Here is what you need to do:

  • Create a storage account
  • Configure the connector and start it. Please make sure to use the same topic name as you did before (e.g. myserver.products)
  • Confirm that the data was exported to the Azure storage container in the ADLS account.

For a step by step guide, please follow the documentation

Clean up

Once you're done, make sure to delete the services to so that you do not incur unwanted costs. If they in the same resource group, simply deleting the resource group will suffice. You can also delete the resources (MySQL, Confluent Cloud organization, Redis and Azure Spring Cloud instance) individually.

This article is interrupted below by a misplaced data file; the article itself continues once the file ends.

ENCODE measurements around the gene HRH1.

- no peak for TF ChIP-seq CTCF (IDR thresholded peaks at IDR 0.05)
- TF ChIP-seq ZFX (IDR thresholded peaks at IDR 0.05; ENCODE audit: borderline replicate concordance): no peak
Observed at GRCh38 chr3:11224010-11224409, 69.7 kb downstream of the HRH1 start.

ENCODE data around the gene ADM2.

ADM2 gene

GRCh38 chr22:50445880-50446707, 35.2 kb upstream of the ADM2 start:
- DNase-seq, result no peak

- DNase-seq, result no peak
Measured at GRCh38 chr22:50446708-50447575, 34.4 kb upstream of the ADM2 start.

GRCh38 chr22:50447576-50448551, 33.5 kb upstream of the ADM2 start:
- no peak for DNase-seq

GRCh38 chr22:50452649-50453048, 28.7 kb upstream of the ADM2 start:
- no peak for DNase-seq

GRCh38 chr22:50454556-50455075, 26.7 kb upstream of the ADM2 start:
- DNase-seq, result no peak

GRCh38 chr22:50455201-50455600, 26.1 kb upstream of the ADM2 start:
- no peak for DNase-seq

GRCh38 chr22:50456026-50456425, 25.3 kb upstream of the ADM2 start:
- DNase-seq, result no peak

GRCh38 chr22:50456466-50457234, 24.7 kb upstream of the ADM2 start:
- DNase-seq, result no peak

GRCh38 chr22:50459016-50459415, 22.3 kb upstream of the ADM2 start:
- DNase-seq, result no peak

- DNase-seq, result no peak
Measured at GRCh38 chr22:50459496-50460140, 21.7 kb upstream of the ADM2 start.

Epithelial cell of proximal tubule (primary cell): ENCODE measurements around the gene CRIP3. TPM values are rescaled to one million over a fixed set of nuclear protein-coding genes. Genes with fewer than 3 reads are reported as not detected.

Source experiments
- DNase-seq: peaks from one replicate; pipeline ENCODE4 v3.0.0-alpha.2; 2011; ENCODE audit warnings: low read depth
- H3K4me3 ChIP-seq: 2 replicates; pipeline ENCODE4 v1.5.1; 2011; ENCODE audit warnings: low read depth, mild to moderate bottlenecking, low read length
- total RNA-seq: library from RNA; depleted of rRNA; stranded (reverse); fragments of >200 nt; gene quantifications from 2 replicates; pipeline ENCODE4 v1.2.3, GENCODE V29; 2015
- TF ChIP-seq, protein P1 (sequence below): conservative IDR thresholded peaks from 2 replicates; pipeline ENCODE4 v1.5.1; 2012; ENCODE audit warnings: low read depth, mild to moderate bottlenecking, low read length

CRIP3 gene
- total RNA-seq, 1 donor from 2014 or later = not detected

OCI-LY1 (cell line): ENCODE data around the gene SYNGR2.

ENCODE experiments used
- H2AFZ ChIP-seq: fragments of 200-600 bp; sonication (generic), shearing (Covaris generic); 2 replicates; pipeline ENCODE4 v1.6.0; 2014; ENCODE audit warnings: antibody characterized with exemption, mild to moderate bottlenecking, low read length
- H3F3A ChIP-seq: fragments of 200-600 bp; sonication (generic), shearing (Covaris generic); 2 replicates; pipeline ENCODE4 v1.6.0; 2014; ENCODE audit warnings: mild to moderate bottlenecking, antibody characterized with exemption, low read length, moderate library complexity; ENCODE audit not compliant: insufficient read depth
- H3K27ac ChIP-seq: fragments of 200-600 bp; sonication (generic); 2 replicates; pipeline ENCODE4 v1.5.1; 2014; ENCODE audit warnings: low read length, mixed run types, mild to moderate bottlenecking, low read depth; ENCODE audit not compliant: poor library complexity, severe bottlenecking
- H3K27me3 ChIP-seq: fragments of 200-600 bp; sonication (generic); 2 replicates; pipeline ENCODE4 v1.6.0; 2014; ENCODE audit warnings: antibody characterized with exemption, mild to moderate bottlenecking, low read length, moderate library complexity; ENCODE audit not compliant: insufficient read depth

Conclusion

You learnt about the high level architecture and the complete guide on how to run the solution on Azure. Also, the entire solution was based on managed PaaS services. This offers a significant benefit since you don't have to setup and maintain complex distributed systems such as a database, streaming platform and runtime infrastructure for your Spring Boot Java apps.

Please note that this is just a part of a potentially larger use case. Thanks to Kafka, you can extend this to integrate with other systems as well, for example, Azure Data Lake using (yet another fully managed!) the ADLS Gen2 connector.

Want to learn more?

The following resources might be helpful: